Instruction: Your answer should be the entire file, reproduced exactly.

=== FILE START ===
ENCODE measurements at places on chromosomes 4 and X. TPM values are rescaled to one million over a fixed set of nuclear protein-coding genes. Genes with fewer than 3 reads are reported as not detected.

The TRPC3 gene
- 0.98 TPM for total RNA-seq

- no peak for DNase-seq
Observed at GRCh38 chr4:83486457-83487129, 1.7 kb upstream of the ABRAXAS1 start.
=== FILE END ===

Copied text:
ENCODE measurements at places on chromosomes 4 and X. TPM values are rescaled to one million over a fixed set of nuclear protein-coding genes. Genes with fewer than 3 reads are reported as not detected.

The TRPC3 gene
- 0.98 TPM for total RNA-seq

- no peak for DNase-seq
Observed at GRCh38 chr4:83486457-83487129, 1.7 kb upstream of the ABRAXAS1 start.